A chill shot through the 12,000 spines in the seats before him. Neither Elder Kimball nor the Church ever advocated such a system, much to the relief of all young lovers, but there is great wisdom in those words.

One member of our ward from another country was the daughter of parents whose marriage had been arranged by their parents; the custom in that land. She said her parents considered it no big deal. They cared for each other and their children and had a happy and successful marriage.

How do smart people make this important decision? The most brilliant man I ever met, Hugh Nibley knew it was time he should be married as he headed for Brigham Young University to become a member of the faculty. To fulfill that obligation, he promised the Lord he would marry the first girl he met at BYU. He assumed the Lord would pick out his bride and arrange the meeting. Apparently He did, and he did, and they lived happily ever after.

My experience was this. A recently returned missionary and having come of age, I was looking for a wife, but apparently not looking hard enough. Some of us need a “whap upside head” with a spiritual two by four to get our attention. Thus it was as I knocked on the door of a coed apartment looking for my sister Diane. Diane opened the door, but it was not my sister Diane, it was my wife Diane; or would be. I could not have been more sure if an angel had appeared, introduced us, and performed the marriage ceremony on the spot.

How easy was that to choose a wife? Not as easy as I supposed. The impression that thundered into my spiritual ear apparently forgot to mention it to Diane. It took me a year and a half praying, pondering, courting, impressing, and pleading to heaven and to her before she shared my decision. It was worth every agonizing second.

I should be twice as wise as most of the people I know because I got to choose again 26 years and 15 children later. Diane died of cancer.

But now I was not a confident (okay cocky) youth but a half century old father bearing weighty responsibilities; heart broken and miserable, lonely and apprehensive. I was committed to move forward, but chained by memories and raw grief to the present. I stumbled even in simple social situations. I certainly didn’t trust myself to make any eternal decisions. The experts I read said that losing one’s spouse is not just a monkey on your back. It’s the 800 pound gorilla of grief. Some recommended don’t even work with power tools, drive heavy equipment or fight traffic until you get your head together. This would take about a year. That was my decision.

Until the Lord brought into my life seven months later a beautiful, talented, loving, righteous angel not the least intimidated by the prospect of becoming the instant new mother of 15. About one sixteenth of my head said, “Be careful. Go slow.” My heart, my emotions, the rest of my brain, and my hormones (50 year-old-men still have them) said, “Go slow? Are you out of your mind? Sweep this woman off her feet and marry her before the word gets out that she is available. The battle of the brain was over. Two months later I was a man twice blessed at the marriage alter.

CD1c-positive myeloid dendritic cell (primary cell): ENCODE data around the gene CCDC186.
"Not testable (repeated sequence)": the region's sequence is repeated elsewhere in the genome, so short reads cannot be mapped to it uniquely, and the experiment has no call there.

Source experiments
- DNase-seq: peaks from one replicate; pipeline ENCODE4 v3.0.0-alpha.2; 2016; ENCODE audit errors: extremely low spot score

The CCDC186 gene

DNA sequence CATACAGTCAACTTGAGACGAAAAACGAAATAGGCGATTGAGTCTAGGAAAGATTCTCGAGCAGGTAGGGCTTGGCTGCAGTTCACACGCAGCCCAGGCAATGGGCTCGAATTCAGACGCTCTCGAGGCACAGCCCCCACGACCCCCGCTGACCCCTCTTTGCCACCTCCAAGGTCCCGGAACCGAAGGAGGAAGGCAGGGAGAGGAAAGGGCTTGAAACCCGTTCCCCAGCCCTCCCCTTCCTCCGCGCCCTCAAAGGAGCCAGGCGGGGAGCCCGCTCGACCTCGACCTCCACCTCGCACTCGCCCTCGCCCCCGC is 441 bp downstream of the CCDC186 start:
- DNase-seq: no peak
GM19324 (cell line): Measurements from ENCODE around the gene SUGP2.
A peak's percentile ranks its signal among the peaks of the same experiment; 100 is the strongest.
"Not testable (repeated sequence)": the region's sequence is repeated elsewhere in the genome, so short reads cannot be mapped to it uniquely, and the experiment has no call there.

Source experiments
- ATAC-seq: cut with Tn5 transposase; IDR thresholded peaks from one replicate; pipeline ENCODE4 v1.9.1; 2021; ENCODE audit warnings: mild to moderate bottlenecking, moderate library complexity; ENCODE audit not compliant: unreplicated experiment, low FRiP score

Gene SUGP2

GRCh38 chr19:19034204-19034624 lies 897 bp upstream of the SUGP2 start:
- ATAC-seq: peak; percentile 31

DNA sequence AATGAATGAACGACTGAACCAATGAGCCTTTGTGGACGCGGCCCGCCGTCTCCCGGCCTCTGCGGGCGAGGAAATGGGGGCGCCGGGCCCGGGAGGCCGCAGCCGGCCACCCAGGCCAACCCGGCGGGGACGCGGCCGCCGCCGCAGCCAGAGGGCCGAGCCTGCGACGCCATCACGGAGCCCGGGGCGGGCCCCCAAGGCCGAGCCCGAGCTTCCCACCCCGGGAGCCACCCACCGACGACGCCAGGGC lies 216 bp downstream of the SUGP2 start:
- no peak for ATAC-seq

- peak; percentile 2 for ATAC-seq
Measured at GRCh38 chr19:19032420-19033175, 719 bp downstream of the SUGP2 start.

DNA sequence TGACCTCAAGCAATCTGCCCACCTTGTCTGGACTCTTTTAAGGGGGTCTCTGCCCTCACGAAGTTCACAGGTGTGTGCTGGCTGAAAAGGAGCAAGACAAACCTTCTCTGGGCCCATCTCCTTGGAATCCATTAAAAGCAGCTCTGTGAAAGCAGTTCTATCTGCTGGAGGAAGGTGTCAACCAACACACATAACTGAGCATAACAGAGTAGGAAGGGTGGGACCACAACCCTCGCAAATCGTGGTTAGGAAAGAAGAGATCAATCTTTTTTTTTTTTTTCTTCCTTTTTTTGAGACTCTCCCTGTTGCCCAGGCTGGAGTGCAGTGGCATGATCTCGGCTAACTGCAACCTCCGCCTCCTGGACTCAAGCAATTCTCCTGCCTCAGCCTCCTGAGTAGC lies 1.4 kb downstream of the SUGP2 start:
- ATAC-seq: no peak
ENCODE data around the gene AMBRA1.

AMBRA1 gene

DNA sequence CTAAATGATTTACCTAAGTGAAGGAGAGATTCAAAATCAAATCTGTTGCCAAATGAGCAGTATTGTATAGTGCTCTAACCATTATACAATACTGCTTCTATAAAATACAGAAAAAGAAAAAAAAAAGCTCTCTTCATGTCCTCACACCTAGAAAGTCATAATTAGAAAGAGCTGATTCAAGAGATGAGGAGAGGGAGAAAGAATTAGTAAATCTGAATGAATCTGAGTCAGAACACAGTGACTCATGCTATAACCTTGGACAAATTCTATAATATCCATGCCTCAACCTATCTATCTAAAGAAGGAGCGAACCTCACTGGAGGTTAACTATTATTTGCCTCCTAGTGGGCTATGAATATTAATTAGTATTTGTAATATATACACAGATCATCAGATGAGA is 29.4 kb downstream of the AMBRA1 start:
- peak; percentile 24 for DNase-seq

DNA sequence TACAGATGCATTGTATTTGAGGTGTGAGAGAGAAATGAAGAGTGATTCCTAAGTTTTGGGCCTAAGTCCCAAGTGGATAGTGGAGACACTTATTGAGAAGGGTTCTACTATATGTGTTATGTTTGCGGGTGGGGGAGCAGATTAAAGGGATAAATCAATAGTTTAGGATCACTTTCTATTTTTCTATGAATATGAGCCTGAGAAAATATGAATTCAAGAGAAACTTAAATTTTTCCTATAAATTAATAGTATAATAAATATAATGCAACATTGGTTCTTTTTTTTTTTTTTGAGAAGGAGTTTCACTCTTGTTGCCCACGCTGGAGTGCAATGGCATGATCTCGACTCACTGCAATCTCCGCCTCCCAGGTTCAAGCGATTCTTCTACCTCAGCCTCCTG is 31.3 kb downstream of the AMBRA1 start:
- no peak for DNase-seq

In choosing a mate, it seems the recipe is not as important as the ingredients. The successful matches include love and the Lord in the right order. To paraphrase the foremost expert on the subject, “Love the Lord with all your heart…and your (closest) neighbor as yourself.”

Singing to the President

“Cineminute” is a short video of Duane and his guitar talking about this post. To view it click this link.

Last week (November 9, 2010 ‘Ghosting for the Presidents’) I alluded to The Mormon Tabernacle Choir’s singing “The Battle Hymn of the Republic” to President Ronald Reagan during the parade at his first term inauguration in 1981.

I thought it was a memorable moment. But memorable moments don’t just happen. So, as Paul Harvey used to say, “This is the rest of the story.”

That election saw a surge of support for Reagan from some conservative churches. While the Republicans appreciated the support, they didn’t want to overemphasize it, and thereby alienate other power bases of the party, so they ruled that no churches could be represented in the parade.

I was writing some scripts for the Osmonds at that time, and I knew they had been helping with Reagan’s campaign, and that they wanted to have the Tabernacle Choir included in the parade. Bill Critchfield, president of the Osmond operation was a fearless and effective negotiator. He told the Republican powers that the choir was not just the Mormon Choir. Reagan himself dubbed it “America’s choir.”

Bill rolled out his heavy artillery. The choir was born in the cowboy country of the old west, had performed for 10 previous presidents going back to William Howard Taft, consoled the country for the whole day on CBS radio when Franklin Delano Roosevelt died. The Choir has won gold and platinum records, and a Grammy, is an unofficial American ambassador to millions in other countries, has the longest running program in American radio history, and is the standard against which every performance of “The Battle Hymn of the Republic” is measured, He convinced them that the world and the inauguration would be bleak indeed without the choir in the parade.